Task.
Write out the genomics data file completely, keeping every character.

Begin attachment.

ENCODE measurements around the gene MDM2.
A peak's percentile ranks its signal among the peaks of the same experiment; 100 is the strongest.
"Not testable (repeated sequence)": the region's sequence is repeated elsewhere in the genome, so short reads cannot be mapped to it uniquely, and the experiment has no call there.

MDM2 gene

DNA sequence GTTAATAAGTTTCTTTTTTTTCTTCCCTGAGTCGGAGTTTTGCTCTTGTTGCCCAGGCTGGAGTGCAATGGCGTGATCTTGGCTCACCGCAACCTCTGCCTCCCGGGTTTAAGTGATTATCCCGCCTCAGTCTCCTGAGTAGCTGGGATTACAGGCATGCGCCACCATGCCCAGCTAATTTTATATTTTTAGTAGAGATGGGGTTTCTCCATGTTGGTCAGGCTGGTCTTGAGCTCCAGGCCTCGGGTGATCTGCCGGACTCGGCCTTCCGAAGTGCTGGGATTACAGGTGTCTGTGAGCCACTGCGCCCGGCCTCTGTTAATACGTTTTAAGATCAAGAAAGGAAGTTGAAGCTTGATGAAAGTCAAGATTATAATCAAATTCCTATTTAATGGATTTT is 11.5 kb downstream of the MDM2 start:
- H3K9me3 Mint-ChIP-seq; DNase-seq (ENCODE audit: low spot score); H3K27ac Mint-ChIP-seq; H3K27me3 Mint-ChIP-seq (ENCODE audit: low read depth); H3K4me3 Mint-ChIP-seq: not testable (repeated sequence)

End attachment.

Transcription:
ENCODE measurements around the gene MDM2.
A peak's percentile ranks its signal among the peaks of the same experiment; 100 is the strongest.
"Not testable (repeated sequence)": the region's sequence is repeated elsewhere in the genome, so short reads cannot be mapped to it uniquely, and the experiment has no call there.

MDM2 gene

DNA sequence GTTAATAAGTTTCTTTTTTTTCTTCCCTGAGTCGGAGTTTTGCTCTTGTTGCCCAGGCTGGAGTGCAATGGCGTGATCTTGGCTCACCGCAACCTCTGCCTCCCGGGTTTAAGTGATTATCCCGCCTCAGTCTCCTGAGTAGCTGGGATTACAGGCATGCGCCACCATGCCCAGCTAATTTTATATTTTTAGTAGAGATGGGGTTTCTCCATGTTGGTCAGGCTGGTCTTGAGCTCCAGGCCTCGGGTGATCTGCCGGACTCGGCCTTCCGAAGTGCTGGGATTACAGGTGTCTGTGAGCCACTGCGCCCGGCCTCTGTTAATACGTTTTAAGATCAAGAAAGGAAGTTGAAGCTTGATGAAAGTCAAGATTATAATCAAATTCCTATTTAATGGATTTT is 11.5 kb downstream of the MDM2 start:
- H3K9me3 Mint-ChIP-seq; DNase-seq (ENCODE audit: low spot score); H3K27ac Mint-ChIP-seq; H3K27me3 Mint-ChIP-seq (ENCODE audit: low read depth); H3K4me3 Mint-ChIP-seq: not testable (repeated sequence)